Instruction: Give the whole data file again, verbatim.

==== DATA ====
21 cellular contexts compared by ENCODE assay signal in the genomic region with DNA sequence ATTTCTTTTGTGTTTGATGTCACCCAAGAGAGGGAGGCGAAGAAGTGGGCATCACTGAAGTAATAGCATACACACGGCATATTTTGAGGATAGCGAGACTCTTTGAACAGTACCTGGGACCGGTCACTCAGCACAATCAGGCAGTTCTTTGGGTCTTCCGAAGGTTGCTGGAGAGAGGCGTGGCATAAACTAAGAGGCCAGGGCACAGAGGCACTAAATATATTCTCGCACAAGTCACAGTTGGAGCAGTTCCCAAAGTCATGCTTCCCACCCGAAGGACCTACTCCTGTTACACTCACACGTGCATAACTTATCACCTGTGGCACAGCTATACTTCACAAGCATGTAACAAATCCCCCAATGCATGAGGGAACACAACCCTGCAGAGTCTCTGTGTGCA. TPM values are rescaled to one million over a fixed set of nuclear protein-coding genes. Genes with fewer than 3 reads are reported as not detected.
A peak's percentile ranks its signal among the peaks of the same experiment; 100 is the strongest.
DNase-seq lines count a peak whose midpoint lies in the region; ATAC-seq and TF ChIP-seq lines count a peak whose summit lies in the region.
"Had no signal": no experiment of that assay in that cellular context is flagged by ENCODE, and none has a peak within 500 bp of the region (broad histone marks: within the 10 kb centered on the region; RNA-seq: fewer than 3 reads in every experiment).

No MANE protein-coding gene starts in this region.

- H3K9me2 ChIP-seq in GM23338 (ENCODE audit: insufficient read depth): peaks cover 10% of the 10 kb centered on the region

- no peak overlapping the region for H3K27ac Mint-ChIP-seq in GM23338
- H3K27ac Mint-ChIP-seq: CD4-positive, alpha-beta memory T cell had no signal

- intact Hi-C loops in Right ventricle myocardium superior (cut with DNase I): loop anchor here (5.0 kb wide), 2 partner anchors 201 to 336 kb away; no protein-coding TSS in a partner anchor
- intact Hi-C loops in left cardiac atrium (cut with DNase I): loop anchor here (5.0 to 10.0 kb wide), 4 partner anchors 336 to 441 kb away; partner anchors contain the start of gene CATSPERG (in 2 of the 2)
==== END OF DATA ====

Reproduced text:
21 cellular contexts compared by ENCODE assay signal in the genomic region with DNA sequence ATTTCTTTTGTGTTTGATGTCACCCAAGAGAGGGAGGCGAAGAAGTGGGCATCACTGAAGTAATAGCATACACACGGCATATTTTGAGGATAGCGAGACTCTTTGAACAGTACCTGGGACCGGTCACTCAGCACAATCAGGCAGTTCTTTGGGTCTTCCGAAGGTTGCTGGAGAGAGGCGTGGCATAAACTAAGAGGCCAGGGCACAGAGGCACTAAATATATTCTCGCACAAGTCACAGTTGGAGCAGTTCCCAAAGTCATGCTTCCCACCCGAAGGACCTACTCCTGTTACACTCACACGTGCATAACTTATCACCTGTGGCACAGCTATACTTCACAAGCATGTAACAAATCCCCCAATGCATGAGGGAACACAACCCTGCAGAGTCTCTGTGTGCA. TPM values are rescaled to one million over a fixed set of nuclear protein-coding genes. Genes with fewer than 3 reads are reported as not detected.
A peak's percentile ranks its signal among the peaks of the same experiment; 100 is the strongest.
DNase-seq lines count a peak whose midpoint lies in the region; ATAC-seq and TF ChIP-seq lines count a peak whose summit lies in the region.
"Had no signal": no experiment of that assay in that cellular context is flagged by ENCODE, and none has a peak within 500 bp of the region (broad histone marks: within the 10 kb centered on the region; RNA-seq: fewer than 3 reads in every experiment).

No MANE protein-coding gene starts in this region.

- H3K9me2 ChIP-seq in GM23338 (ENCODE audit: insufficient read depth): peaks cover 10% of the 10 kb centered on the region

- no peak overlapping the region for H3K27ac Mint-ChIP-seq in GM23338
- H3K27ac Mint-ChIP-seq: CD4-positive, alpha-beta memory T cell had no signal

- intact Hi-C loops in Right ventricle myocardium superior (cut with DNase I): loop anchor here (5.0 kb wide), 2 partner anchors 201 to 336 kb away; no protein-coding TSS in a partner anchor
- intact Hi-C loops in left cardiac atrium (cut with DNase I): loop anchor here (5.0 to 10.0 kb wide), 4 partner anchors 336 to 441 kb away; partner anchors contain the start of gene CATSPERG (in 2 of the 2)